I am 72 years old. I have 5 brothers and 2 sisters. I have a wife. I do not have children. I have adopted my brothers daughter. we 6 brothers are partners in a running company since 1962 and doing business together.
My share is 20% in the partnership company.
As my adopted daughter is helping me, I have the intention to gift 60% of my wealth to my adopted daughter & 25% to my wife during my life time and 15% for charity purpose after my life time.
For this purpose, I have written a Hiba to donate 60% of my wealth to my daughter and 25% to my wife during my life time.
In this context, I have also asked for a letter in writing from my 5 brothers &2 sisters that they will forsake their share in my wealth after my lifetime.
Should I ask them to forsake their wealth before my lifetime
Can I ask them to forsake their wealth after my lifetime.
Can I give 60% as gift to my adopted daughter during my lifetime.
Can I write a will to give 60% as gift to my adopter after my lifetime
Is what I am doing is correct according to the shariah?
If not, what is the best solution to share my wealth with the adopted daughter and advice Islamic methodology to divide my share.
If what you mean by adoption is that this girl has become like your daughter, in the sense that she is named after you and carries you name, this is haraam and is not permissible. Allah declared it invalid in the verse (interpretation of the meaning):
“nor has He made your adopted sons your real sons. That is but your saying with your mouths. But Allah says the truth, and He guides to the (Right) Way.
Call them (adopted sons) by (the names of) their fathers, that is more just with Allah. But if you know not their fathers (names, call them) your brothers in faith and Mawaleekum (your freed slaves)”
But if what you mean by adoption is that you have taken her in and are looking after her and treating her kindly by spending on her and raising her, this is something that is encouraged (mustahabb) and -- in your case -- it comes under the heading of upholding ties of kinship, because your brother’s daughter is one of your relatives with whom you are obliged to uphold ties. It is well known that acts of kindness towards relatives are superior to acts of kindness towards strangers. An-Nasaa’i (2582), at-Tirmidhi (658) and Ibn Maajah (1844) narrated from Salmaan ibn ‘Aamir (may Allah be pleased with him) that the Prophet (blessings and peace of Allah be upon him) said: “Charity given to the poor is charity, and that given to a relative is two things: charity and upholding the ties of kinship.”
Classed as saheeh by al-Albaani in Saheeh an-Nasaa’i.
With regard to what you want to give to your brother’s daughter and your wife, if you want to give this gift to them when you are still alive, there is nothing wrong that that, subject to certain conditions:
That you do that when you are in good health, not when you are sick and there is the fear that you may die, because a gift given in the latter case comes under the same ruling as inheritance, in that it is not valid if given to an heir (one who automatically inherits according to the rules on inheritance), or to a stranger (non-relative) if it is more than one third of the wealth, unless the heirs agree to that.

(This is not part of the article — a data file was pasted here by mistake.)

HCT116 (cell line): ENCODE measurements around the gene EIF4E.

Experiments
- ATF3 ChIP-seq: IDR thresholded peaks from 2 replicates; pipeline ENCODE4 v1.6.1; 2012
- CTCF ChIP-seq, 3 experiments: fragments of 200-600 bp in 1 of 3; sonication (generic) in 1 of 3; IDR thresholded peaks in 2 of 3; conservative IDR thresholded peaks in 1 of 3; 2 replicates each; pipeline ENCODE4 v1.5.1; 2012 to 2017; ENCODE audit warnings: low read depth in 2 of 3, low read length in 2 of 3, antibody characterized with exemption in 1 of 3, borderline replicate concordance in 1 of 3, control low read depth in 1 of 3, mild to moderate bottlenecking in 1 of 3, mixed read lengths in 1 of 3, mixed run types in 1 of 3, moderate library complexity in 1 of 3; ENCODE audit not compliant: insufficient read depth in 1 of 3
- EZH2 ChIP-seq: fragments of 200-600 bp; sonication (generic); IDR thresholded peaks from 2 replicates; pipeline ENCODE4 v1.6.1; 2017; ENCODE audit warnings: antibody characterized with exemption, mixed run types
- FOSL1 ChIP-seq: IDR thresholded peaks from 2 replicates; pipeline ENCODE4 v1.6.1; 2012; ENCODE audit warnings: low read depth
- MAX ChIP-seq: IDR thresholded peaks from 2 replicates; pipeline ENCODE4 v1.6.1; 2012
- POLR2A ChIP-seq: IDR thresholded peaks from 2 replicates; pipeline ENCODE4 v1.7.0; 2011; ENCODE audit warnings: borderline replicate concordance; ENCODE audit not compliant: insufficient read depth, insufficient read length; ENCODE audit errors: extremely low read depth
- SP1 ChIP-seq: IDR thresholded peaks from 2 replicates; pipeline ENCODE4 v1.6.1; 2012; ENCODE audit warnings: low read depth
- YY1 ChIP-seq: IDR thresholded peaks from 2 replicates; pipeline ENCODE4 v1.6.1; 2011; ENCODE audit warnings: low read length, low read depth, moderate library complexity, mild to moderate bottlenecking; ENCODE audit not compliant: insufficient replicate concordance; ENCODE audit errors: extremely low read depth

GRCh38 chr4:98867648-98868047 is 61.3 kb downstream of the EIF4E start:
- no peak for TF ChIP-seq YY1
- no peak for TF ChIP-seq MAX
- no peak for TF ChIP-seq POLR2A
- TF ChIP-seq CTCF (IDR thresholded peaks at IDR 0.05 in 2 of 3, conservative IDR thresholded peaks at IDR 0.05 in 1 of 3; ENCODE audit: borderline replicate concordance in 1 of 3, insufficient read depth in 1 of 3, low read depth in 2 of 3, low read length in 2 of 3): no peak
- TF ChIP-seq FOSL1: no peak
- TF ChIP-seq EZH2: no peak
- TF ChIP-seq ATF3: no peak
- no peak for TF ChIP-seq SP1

Shaykh ‘Abdullah ibn Jibreen said: It is permissible for the husband, when he is still in good health and still alive, to give whatever he wants to his wife in return for her patience or help, or what he owes her of the mahr (dowry) or other wealth, so long as he does not do that in order to harm the other heirs. He may give her whatever he wants and it is not limited to one-quarter of his wealth.
The same applies to the wife: she may give her husband whatever she wants of her wealth or dowry, because Allah says (interpretation of the meaning):
“but if they, of their own good pleasure, remit any part of it to you, take it, and enjoy it without fear of any harm (as Allah has made it lawful)”
But that is not permissible in the event of illness, because then it is regarded as a bequest to an heir.
End quote from Fataawa Islamiyyah, 3/29
The scholars have discussed guidelines on illness in which there is the fear that the individual may die. Shaykh Ibn ‘Uthaymeen (may Allah have mercy on him) said: The illness in which there is the fear that the individual may die is that in which if the individual dies, it is not regarded as something rare; in other words, it is nothing strange if the individual dies from that illness. And it was said that it refers to that in which it is thought likely that he will die. The illness in which there is no fear that the individual will die is that in which if the individual dies, it is something rare.
End quote from ash-Sharh al-Mumti‘ ‘ala Zaad al-Mustaqni‘, 11/101
That the purpose of giving this gift should not be to harm the heirs or deprive them of their inheritance. We have previously explained that giving gift with the intention of causing harm to the heirs is haraam and is not permissible. Please see fatwa no. 182290
In fact, what clearly appears to be the case from your question is that you want to deprive your brothers and sisters of their inheritance, hence you want them to give you a guarantee that they will not demand their rights to the inheritance after you die. This is undoubtedly something haraam. It is also haraam for you to do anything with the intention of harming some of the heirs or depriving them of their inheritance.
The gift that you want to give to your brother’s daughter or to your wife should be handed over during your lifetime, so that they are incomplete control of it and are fully able to dispose of it as any owner is able to dispose of his property.
But if you gave this wealth to them on the condition that it would be handed over to them and come under their control and they would be able to dispose of it after your death, then this is a bequest, not a gift. It is not permissible to make a bequest to one’s wife, because she is an heir (who is automatically entitled to a share of the estate according to sharee‘ah), and there can be no bequest to an heir, because of the report narrated by Abu Dawood (2870), at-Tirmidhi (2120), an-Nasaa’i (4641), and Ibn Maajah (2713) from Abu Umaamah (may Allah be pleased with him) who said: I heard the Messenger of Allah (blessings and peace of Allah be upon him) say: “Allaah has given each person who has rights his rights, and there is no bequest for an heir.”
Classed as saheeh by Shaykh al-Albaani in Saheeh Abi Dawood.
But if it so happens that the deceased had made a bequest to one of the heirs, and the other heirs approved of that bequest, then it may be executed, because the Messenger (blessings and peace of Allah be upon him) said: “It is not permissible to make a bequest to an heir unless the other heirs agree.”